ERANZ is playing a leading role in the development of best practice approach to help the sector support its customers to manage their power bills, and keep their power on.

ERANZ members all recognise that some customers need help with their power bills, and that those who are vulnerable or medically dependent* may need extra assistance. The Electricity Authority’s (EA) has Guidelines to ensure customers are given support to manage their payments and are provided with information about how they can manage their energy needs or find assistance with their financial capability (find Guidelines here).

Since 2014 electricity retailers have been ensuring they meet best practice for the EA's Guidelines by reporting against Benchmarks. ERANZ members also undergo a compliance check against those Benchmarks every year, which are signed off by their Chief Executive. Since those Benchmarks were established, electricity retailers have been progressively improving their engagements with customers.

  • The Voluntary Practice Benchmark for Electricity Retailer Credit Management are available here.
  • The Voluntary Practice Benchmark for Electricity Retailer Management of Medically Dependent Consumers are available here.
  • The compliance report against these benchmarks is available here.

In addition to this work, electricity retailers have been gathering statistics to measure the level of support they give customers, and to evaluate which measures are helping in managing payments. See here for the latest statistical reports.

ERANZ members are aware that many of the customers that struggle to pay their power bills have other financial challenges too, and that an holistic approach can have better outcomes. Given this, ERANZ and its members work closely with budgeting advisers (especially through the National Building Financial Capability Charitable Trust) and the Ministry of Social Development.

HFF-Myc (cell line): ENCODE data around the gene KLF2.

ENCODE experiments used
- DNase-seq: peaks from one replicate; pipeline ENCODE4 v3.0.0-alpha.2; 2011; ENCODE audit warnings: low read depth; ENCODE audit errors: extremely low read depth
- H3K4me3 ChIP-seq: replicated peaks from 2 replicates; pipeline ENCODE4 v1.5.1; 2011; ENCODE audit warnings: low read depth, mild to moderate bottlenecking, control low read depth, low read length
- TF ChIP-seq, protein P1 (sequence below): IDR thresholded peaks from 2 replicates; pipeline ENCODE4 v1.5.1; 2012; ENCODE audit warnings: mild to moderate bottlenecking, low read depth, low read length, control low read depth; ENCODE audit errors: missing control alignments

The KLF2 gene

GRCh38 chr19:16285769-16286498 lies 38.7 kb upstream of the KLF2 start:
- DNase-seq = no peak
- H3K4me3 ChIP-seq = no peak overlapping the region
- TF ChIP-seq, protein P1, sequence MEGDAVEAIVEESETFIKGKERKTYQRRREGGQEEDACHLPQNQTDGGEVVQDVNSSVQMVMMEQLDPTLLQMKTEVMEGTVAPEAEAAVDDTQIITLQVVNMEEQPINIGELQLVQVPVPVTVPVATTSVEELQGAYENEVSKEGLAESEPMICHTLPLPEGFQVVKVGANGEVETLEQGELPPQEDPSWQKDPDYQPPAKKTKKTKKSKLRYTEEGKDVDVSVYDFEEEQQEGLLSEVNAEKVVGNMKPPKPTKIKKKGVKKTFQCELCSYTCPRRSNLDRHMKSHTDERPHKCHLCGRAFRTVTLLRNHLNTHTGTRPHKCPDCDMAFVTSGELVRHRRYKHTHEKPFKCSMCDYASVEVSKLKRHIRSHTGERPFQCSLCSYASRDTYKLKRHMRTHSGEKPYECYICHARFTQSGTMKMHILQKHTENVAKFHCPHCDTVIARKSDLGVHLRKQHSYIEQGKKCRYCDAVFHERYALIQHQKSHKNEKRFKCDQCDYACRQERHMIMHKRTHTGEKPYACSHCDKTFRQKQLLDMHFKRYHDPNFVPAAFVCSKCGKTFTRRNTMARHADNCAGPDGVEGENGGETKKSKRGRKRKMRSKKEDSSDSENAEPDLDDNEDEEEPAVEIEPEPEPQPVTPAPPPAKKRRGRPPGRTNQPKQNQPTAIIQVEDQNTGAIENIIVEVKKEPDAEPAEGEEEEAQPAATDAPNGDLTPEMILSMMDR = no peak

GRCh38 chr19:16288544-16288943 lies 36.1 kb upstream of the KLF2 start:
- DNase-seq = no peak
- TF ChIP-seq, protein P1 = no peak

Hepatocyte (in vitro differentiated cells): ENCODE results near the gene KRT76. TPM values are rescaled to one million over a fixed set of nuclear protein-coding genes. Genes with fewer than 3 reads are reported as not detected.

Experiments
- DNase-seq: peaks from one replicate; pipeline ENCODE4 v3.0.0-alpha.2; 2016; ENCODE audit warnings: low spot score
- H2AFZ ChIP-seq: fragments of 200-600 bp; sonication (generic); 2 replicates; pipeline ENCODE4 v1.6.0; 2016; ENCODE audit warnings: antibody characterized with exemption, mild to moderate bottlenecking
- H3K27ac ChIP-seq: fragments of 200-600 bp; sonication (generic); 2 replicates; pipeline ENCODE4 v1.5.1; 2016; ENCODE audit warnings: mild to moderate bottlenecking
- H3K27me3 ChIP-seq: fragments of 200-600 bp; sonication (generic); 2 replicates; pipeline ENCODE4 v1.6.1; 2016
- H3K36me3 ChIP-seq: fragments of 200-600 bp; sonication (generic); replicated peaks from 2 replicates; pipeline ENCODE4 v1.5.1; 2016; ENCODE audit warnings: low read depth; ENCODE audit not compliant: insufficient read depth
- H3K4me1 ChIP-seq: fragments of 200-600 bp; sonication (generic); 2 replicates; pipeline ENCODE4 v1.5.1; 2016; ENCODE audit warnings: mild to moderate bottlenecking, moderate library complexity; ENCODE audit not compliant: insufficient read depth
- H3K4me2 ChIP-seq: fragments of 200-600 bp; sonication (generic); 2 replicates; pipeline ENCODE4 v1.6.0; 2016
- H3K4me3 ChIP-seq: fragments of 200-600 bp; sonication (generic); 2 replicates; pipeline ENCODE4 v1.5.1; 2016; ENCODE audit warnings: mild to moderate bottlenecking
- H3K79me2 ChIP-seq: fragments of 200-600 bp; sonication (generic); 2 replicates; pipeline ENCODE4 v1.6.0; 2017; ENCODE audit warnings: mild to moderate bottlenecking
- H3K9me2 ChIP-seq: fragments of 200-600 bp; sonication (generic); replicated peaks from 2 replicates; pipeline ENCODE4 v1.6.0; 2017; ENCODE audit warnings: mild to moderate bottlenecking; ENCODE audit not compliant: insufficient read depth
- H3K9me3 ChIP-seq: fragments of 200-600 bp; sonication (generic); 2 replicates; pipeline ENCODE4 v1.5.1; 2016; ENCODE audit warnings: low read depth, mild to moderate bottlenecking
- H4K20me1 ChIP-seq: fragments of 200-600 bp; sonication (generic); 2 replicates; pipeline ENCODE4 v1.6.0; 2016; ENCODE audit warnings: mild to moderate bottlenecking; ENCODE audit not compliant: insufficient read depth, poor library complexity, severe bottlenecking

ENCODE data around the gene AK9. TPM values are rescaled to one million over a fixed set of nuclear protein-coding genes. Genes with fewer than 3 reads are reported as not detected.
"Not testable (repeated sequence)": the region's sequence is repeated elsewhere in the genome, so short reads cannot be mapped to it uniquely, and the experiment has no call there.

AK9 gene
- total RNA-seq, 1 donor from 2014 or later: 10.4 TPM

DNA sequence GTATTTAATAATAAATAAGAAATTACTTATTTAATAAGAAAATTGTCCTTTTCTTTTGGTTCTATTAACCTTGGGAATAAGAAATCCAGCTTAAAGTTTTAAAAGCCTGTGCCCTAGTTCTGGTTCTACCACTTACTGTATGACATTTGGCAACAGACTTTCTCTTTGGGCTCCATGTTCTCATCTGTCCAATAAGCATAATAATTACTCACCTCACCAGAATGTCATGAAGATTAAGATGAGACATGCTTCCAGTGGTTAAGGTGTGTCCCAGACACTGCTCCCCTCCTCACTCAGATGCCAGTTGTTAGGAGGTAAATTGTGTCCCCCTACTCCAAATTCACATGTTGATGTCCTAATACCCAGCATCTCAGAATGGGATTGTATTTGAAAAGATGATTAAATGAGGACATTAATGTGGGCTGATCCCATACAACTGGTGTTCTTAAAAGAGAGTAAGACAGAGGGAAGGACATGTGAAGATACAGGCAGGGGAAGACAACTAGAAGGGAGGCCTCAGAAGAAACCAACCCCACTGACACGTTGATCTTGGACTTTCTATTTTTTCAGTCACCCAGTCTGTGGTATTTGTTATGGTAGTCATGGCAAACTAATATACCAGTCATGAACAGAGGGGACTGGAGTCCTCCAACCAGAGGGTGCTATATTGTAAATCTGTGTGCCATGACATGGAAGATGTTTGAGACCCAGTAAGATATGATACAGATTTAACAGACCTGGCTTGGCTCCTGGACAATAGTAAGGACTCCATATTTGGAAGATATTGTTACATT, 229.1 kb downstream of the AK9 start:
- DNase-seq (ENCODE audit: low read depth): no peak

See here for the process for issue resolution developed with the Ministry of Social Development, and here for the process developed with the National Building Financial Capability Charitable Trust.

 

Keeping safe, warm and healthy

The ability to keep safe, warm and healthy in a home is an important and complicated issue. The provision of electricity to power a home for cooking, heating and bathing is an essential component to enable people to lead safe and healthy lives, but the ability to be able to do this is influenced by many factors.

The reasons why someone might struggle to pay their power bill are interlinked, and overlap with many general indicators of poverty and inequality. It could be because:

  • their income is too low to meet all their expenses
  • their home is of poor quality and is damp and draughty making it more expensive and difficult to adequately heat
  • their heating appliances are inefficient, therefore making it more costly to heat a home
  • they are not on the optimal pricing or plan from an electricity retailer
  • a combination of all of the above.

ERANZ is committed to working with the Government and Stakeholders to address these challenges.

ERANZ believes that focusing on our housing stock and income levels to keep people warm, dry and healthy will deliver the best outcomes. People will then be able to get the most value from the electricity that is supplied into their homes. Financial assistance, like the Winter Energy Payment may help but it is not a complete fix. Rental properties need to be a particular focus because so many people are tenants of houses with poor insulation and inadequate heating arrangements. ERANZ and its members already play their part to help those who are dealing with energy hardship, and they see opportunity to work in further partnerships for better outcomes for their customers.